Flashback to the first week
September 27, 2014 § Leave a comment
With the seemingly unbelievable amount of work that I have to wade through and the little amount of time I have to do it, I’m realizing that I am going to have to work on being more efficient/effective with the time I do have. It is Saturday morning and my plans for today are to head to the gym and then lock myself in my apartment (or at a café) and dive into ECG studying. Skjalg will be out doing the Legion Run (a 5k team race through a series of 20 or so obstacles of mud, fire and barbed wire) so I shouldn’t have any distractions.
This post will actually be a post that I started writing on the third day of school and which I never got around to finishing.
Rewind to September 10th:
My head is buzzing with the chaos that has been this week. On our way to the Basic Medical Science building today, after our Immunology practical, Skjalg said to me, “I can’t believe this is only day 3.”. It feels like we have been at this for weeks… and we’ve barely even scratched the surface.
On Monday, we experienced something that I never thought we would experience. I’d been told things would be different for third year, but I had no idea what we were in for. On Monday, we became “colleagues”.
We started the morning with an Internal Medicine lecture on History Taking. Our Internal Medicine “professor” (the doctor we follow around during practicals) would later tell us that the diagnosis is 70% of what the patient says/the patient’s history, 25% physical examination, and 5% diagnostic tests. The department for our Internal Medicine classes is located on the Buda side, which means we have to spend a lot of time traveling to and from there. We spend about 30-40 minutes in the morning to get there from home and 40-50 to get to our classes located in the 8th district, at Klinikak and Nagyvarad tér. With all the running around we do, we are clocking in almost 10 km a day! For the first two years, the classes are almost exclusively located at the Basic Medical Science building. After that, classes are kind of spread out over the city.
After 40 minutes of public transport, we were at Corvin, searching for the pathology building. There are two pathology departments and our year is split up between the two. When we registered for our classes, we also had to consider which department we preferred. There was very little information to go off of, other than recommendations by past students. We ended up choosing the one that is often considered “the harder one”.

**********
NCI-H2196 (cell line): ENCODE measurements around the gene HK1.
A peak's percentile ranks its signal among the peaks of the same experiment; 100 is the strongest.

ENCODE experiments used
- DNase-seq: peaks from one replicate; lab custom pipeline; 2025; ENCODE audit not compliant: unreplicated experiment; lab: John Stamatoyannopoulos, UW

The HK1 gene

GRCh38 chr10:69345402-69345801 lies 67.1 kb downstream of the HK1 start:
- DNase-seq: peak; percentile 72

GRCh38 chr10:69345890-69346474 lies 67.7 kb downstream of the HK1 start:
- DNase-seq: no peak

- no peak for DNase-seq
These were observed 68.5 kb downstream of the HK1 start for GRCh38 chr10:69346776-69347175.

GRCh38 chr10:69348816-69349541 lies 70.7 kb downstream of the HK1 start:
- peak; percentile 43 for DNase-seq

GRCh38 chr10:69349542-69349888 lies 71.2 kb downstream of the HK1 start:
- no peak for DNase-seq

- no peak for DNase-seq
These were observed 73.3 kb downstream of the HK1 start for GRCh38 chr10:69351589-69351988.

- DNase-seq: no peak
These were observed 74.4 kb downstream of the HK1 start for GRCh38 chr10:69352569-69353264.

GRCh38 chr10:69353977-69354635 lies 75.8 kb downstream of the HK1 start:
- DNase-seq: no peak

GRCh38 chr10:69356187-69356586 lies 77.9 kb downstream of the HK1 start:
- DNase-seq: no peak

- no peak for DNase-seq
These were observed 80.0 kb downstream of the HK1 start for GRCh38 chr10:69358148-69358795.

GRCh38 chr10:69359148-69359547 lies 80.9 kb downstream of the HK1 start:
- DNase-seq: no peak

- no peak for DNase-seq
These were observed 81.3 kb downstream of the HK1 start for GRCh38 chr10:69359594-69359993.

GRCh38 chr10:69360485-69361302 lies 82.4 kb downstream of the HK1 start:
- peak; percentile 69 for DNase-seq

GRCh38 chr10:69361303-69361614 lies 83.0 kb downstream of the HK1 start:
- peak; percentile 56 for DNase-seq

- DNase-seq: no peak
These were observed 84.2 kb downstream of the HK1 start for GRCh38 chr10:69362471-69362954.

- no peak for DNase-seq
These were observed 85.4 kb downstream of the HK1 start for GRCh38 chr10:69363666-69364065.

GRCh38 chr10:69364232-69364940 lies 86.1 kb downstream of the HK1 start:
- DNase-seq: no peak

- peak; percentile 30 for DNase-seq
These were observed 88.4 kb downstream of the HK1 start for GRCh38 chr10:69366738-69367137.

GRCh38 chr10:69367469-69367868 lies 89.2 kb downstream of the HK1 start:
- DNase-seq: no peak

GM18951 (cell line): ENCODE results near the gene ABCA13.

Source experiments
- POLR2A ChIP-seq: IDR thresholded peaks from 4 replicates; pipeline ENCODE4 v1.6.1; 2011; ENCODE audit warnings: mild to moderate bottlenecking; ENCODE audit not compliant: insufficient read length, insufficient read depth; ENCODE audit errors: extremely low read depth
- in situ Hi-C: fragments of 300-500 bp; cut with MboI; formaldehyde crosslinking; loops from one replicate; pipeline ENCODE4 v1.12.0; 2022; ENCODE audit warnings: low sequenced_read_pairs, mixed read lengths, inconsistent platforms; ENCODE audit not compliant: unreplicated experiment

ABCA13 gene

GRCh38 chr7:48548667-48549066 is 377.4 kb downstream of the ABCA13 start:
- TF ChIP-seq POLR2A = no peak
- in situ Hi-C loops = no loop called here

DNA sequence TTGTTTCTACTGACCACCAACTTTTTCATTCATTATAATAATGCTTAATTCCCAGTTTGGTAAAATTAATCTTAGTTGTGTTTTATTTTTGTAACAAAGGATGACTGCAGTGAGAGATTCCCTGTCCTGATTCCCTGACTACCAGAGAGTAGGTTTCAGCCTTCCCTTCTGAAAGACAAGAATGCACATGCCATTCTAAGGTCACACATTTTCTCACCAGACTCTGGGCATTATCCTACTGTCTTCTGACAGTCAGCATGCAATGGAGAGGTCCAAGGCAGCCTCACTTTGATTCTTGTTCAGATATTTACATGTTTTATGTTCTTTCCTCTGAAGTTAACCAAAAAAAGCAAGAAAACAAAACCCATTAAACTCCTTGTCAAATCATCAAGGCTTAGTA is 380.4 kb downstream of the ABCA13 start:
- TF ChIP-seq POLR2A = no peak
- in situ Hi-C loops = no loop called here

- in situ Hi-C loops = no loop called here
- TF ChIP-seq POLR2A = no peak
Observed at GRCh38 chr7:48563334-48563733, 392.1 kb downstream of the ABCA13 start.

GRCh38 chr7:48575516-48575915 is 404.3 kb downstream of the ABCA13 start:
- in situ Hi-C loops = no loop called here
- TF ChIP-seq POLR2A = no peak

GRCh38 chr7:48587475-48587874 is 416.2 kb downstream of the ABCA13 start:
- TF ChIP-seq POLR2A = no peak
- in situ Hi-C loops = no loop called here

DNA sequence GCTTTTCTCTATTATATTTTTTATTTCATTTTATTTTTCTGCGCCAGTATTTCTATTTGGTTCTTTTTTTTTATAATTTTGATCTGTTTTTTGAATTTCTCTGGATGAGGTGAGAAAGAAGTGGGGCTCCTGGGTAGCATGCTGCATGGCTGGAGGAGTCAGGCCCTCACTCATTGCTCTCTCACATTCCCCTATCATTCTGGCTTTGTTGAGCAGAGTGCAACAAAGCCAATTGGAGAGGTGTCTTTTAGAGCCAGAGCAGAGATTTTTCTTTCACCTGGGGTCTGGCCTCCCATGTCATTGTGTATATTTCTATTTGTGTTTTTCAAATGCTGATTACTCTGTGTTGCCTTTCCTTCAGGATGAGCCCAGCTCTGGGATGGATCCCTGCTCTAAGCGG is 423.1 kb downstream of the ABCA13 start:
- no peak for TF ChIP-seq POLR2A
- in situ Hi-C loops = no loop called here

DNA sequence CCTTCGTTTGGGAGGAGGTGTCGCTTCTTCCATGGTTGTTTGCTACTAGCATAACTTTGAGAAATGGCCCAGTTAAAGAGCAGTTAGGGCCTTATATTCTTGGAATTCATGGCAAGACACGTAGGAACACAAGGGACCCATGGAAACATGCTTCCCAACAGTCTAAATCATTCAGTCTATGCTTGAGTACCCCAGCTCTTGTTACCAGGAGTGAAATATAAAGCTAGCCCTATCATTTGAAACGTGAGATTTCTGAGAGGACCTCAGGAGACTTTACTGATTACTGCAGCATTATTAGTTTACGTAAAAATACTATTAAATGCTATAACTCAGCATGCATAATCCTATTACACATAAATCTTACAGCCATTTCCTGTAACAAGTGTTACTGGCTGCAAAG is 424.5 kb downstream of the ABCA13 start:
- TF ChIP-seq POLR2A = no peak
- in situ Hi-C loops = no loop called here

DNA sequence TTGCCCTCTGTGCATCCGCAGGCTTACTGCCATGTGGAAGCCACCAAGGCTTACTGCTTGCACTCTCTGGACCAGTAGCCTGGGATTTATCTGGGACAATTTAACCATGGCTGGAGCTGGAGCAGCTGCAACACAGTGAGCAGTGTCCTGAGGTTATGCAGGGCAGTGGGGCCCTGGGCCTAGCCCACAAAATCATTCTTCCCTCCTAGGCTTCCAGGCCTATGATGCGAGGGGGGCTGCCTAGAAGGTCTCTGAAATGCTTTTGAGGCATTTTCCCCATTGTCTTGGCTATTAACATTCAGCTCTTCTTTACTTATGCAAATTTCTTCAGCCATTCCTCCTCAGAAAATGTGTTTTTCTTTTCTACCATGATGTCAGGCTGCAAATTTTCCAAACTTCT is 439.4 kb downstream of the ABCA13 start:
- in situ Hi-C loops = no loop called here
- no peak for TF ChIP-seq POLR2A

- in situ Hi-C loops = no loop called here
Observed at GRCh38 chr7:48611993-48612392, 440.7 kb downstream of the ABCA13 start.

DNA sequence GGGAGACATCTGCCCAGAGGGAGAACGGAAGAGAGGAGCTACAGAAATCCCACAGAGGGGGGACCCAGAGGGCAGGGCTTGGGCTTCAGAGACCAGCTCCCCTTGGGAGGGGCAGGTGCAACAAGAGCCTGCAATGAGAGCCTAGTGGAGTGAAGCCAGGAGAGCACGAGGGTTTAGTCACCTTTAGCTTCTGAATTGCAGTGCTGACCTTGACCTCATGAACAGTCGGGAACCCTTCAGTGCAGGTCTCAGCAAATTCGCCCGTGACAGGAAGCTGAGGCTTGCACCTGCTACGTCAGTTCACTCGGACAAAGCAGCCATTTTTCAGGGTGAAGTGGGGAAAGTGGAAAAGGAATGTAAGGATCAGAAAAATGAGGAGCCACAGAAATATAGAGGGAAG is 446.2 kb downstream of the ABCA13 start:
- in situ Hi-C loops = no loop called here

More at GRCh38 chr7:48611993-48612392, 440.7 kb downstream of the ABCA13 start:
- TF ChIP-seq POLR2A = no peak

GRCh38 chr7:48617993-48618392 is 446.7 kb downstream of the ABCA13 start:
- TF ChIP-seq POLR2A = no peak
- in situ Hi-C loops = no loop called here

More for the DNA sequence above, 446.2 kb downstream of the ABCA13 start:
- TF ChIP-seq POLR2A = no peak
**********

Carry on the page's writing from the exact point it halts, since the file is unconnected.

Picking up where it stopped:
We were soon directed through a beautiful, sunny courtyard to a bright, yellow building. The entire interior glowed with natural light and the white marble staircases and columns gave it a classic feel. The lecture hall has a modern anatomy theater style and the roof is made to mimic natural sunlight with opaque plates and ambient lighting. During this first introductory lecture of ours, the department director told us of the history of the building, of pathology and of what they expect of us and what we can expect from them. He shared that our pathology department was the 4th ever in the world and that they have the most advanced histology lab in the world. Then he shared something with us that made me feel very lucky to be studying here at Semmelweis. He first asked if any of us knew how many autopsies Harvard, “the best medical school in the world”, does during their pathology course. I had no idea about what was normal, so I guessed 100. The answer? 1. Yes, 1 autopsy. Then he asked how many we thought we would be doing in our course. After a small bout of silence he said, “28”. We will do 14 autopsies each semester, an opportunity that will grant us a lot of experience to say the least.
After wowing us with facts about the pathology department and our opportunities there, he began to speak to us as we have never been spoken before. Students who have already completed 3rd year have always told me the same thing: “Just get through the first two years. When you are third year, they are going to treat you so differently. They are going to open their arms, smile and say ‘welcome!'”. Seems a little dramatic, yes, but after the hell that we push through during the first two years, the idea that we would one day be congratulated for that feat was motivating. And it happened. It really, actually, happened.
“You are our colleagues,” the department head said, “if you have any questions about anything in pathology, if there is anything at all you don’t understand, you can ask us. Please, ask us. You can stop us in the halls, you can ask doctors who are not your teachers, you can ask me during lecture. We are here to help you learn pathology and learn it well. That said, we want you to be here for lectures. On our end, we promise to deliver good lectures. When attendance is good there is more incentive to prepare a good lecture, and on the other side, when the lectures are good, attendance follows. If you have any criticisms about my lectures, please come and let me know. Let me know that there was something that wasn’t clear, if the structure was hard to follow or anything else you feel. What I can offer you is this: pathology as I see it. This is the biggest topic you will ever cover. You will be learning everything you will be using in practice for the rest of your medical education. That said, there is a lot of information. More than you will be able to cover on your own. Attend the lectures and practicals and use the book to supplement the points that are stressed and the concepts we, through practice, find to be most important. Welcome, to pathology.”